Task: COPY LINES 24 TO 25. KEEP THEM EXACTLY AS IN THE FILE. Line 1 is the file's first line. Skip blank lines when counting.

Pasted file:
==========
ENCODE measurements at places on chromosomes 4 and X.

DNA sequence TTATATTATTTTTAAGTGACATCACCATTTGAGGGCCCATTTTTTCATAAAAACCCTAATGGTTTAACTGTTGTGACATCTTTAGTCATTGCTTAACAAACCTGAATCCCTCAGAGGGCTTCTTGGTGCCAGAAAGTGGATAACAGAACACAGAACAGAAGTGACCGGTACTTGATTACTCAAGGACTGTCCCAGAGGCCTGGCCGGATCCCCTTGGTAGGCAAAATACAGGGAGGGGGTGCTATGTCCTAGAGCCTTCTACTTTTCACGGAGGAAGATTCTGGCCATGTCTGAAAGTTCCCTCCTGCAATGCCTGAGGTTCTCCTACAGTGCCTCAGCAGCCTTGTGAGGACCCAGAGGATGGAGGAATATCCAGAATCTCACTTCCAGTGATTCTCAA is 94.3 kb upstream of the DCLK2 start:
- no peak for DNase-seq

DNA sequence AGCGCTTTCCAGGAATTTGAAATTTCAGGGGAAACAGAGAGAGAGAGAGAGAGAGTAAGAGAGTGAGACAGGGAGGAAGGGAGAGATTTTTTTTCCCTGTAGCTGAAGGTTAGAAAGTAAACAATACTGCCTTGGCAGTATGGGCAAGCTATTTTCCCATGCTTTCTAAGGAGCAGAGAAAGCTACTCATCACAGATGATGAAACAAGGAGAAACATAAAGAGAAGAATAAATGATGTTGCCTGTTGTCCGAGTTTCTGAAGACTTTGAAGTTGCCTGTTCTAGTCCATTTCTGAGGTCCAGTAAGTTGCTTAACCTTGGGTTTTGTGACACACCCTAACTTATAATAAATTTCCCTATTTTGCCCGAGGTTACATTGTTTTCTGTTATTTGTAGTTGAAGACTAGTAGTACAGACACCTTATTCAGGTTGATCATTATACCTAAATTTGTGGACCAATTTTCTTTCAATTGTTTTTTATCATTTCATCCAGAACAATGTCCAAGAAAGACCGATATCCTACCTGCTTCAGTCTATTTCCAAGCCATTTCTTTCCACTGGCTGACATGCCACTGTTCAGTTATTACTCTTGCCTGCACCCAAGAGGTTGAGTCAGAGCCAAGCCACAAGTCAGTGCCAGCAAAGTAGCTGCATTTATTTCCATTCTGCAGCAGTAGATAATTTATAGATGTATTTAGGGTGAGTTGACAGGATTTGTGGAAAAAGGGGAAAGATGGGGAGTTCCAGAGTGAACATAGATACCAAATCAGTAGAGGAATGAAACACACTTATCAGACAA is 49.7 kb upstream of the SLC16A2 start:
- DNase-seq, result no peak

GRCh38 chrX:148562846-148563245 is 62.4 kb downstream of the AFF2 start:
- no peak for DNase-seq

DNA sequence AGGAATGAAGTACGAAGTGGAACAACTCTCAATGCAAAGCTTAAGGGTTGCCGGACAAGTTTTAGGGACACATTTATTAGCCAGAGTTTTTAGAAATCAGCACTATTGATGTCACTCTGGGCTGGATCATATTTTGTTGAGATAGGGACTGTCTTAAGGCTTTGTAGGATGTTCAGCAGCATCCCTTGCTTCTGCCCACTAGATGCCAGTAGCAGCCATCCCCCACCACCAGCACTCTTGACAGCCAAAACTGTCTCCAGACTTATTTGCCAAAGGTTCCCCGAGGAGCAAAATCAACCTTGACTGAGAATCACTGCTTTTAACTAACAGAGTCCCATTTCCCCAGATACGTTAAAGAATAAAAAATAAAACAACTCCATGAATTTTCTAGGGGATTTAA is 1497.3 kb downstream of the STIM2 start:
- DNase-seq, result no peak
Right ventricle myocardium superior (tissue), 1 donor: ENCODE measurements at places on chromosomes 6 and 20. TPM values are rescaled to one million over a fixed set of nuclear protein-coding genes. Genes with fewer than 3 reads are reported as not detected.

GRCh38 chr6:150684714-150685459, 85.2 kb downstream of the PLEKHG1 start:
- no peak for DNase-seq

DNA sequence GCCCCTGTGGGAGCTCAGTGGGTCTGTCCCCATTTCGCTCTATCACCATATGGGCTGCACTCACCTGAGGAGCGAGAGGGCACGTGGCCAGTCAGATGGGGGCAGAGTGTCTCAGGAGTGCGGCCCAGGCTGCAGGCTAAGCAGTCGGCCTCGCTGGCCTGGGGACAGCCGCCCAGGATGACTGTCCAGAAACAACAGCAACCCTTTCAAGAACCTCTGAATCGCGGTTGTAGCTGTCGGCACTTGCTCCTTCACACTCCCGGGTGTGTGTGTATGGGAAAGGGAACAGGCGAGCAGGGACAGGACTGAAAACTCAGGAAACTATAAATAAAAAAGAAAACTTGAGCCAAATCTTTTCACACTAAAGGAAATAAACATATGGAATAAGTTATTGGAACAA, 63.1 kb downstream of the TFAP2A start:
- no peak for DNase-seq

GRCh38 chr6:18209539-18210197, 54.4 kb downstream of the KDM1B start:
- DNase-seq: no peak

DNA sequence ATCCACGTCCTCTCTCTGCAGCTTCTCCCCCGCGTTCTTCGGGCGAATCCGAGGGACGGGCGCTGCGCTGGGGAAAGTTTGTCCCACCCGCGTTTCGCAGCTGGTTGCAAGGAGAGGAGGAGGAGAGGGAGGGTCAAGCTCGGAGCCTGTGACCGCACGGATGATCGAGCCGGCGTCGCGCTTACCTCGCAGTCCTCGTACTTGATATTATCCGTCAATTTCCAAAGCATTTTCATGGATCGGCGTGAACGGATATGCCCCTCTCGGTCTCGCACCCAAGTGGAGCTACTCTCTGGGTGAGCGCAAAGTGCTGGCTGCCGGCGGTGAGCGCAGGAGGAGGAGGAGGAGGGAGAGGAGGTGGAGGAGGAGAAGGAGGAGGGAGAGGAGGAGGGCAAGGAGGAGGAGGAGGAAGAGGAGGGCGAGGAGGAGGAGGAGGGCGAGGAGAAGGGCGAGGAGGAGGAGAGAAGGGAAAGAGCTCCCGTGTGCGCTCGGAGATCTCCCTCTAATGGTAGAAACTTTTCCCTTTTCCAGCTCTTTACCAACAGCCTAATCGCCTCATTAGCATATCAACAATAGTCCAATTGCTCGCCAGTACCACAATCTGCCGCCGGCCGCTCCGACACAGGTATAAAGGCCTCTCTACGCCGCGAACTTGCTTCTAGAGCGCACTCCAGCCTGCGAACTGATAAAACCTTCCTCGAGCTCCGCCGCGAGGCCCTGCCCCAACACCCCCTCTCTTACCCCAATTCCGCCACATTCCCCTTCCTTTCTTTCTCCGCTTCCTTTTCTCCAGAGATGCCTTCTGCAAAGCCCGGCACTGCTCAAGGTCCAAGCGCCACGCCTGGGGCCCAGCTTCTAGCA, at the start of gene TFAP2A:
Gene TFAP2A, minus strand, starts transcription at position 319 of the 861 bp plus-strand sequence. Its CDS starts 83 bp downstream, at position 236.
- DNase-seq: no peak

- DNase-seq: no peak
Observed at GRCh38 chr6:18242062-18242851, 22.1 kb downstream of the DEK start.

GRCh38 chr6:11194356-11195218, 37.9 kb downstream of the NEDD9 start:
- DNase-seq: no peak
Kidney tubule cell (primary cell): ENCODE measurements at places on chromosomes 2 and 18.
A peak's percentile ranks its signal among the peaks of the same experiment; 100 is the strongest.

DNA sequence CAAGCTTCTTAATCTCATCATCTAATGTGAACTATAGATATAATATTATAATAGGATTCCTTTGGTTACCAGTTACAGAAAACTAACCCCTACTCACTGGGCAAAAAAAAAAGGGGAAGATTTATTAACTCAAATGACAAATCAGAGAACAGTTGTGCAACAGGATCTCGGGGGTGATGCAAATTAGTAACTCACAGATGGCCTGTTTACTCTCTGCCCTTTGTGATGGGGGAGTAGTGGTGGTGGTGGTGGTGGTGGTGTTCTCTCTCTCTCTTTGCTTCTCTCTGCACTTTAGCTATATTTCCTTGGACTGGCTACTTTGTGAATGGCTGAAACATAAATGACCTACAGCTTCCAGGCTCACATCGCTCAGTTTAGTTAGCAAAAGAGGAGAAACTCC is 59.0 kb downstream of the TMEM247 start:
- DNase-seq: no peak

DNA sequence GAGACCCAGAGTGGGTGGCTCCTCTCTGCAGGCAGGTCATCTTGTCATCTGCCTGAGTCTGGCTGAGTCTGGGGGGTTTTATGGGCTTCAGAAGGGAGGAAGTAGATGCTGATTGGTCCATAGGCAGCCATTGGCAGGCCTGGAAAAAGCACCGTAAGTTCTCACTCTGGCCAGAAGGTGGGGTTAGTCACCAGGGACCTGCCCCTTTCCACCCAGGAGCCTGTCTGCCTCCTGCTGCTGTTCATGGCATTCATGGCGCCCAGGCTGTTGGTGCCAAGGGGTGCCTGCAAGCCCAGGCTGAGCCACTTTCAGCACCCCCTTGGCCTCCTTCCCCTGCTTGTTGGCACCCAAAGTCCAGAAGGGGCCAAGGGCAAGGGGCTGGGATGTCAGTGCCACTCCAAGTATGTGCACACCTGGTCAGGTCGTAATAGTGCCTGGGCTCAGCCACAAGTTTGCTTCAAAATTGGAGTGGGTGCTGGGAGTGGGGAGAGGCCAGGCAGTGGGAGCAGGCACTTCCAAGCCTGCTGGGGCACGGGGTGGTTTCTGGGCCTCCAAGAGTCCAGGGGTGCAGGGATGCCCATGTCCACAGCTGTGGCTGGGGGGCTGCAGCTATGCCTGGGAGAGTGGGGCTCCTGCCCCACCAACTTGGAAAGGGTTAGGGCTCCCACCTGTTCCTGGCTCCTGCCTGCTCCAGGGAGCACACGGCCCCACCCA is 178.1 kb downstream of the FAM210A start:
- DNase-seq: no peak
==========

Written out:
Kidney tubule cell (primary cell): ENCODE measurements at places on chromosomes 2 and 18.
A peak's percentile ranks its signal among the peaks of the same experiment; 100 is the strongest.